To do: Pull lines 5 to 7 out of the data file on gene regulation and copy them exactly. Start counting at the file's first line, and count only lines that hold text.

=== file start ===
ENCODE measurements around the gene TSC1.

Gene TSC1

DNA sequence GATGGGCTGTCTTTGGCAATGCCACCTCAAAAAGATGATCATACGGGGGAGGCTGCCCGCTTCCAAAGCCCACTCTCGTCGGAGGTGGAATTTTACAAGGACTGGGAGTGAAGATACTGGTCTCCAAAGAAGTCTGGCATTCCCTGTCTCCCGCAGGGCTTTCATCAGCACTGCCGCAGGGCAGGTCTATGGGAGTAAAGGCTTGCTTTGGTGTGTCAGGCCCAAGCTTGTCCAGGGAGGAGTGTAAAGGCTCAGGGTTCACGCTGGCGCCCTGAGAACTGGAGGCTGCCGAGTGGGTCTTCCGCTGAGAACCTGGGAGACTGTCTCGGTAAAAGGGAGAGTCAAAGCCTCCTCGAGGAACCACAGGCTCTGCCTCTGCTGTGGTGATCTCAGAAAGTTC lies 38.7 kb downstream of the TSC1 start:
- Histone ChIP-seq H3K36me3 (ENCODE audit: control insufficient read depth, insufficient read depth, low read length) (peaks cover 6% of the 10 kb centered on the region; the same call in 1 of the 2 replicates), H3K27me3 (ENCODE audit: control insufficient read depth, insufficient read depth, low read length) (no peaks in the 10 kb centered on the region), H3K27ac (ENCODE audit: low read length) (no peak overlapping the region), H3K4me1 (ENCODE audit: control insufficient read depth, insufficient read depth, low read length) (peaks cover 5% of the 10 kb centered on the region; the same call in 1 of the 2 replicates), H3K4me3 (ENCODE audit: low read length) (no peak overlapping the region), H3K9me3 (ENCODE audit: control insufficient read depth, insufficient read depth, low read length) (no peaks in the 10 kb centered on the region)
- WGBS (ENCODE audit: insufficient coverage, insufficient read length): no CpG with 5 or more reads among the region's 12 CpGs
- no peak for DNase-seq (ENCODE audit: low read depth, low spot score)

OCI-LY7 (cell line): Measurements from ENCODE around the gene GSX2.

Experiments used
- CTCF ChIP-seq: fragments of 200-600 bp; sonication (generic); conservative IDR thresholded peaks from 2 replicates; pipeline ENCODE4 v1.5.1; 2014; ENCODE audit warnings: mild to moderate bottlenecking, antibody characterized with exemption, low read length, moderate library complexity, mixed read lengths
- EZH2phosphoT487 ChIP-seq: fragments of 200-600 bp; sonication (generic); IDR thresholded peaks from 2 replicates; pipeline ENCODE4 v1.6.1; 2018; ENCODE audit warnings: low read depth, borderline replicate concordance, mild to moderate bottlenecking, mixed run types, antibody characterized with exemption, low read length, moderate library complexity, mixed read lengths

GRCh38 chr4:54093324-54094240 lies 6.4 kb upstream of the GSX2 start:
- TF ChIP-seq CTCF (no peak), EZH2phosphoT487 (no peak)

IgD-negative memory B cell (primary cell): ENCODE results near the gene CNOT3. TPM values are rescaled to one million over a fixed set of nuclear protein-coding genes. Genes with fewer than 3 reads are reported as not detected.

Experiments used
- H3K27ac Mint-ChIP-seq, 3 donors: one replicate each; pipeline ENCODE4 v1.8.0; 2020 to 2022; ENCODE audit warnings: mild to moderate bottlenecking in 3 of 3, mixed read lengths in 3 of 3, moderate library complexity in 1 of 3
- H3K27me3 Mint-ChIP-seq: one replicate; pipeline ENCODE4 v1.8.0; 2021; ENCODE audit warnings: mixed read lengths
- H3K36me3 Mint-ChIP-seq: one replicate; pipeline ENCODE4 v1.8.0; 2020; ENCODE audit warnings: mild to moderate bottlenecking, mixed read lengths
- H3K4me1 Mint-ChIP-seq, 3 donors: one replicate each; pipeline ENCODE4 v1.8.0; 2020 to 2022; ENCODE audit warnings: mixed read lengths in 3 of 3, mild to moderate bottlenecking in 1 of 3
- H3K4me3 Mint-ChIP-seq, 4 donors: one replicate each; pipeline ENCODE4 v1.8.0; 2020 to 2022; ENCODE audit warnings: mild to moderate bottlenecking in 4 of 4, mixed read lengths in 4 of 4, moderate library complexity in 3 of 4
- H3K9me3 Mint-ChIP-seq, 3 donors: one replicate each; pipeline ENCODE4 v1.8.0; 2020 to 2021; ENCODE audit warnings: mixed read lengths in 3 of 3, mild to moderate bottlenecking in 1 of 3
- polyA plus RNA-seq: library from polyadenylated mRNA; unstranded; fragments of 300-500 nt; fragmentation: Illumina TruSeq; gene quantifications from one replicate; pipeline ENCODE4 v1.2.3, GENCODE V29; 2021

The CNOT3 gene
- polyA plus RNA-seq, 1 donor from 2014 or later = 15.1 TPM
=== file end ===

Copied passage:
- WGBS (ENCODE audit: insufficient coverage, insufficient read length): no CpG with 5 or more reads among the region's 12 CpGs
- no peak for DNase-seq (ENCODE audit: low read depth, low spot score)

OCI-LY7 (cell line): Measurements from ENCODE around the gene GSX2.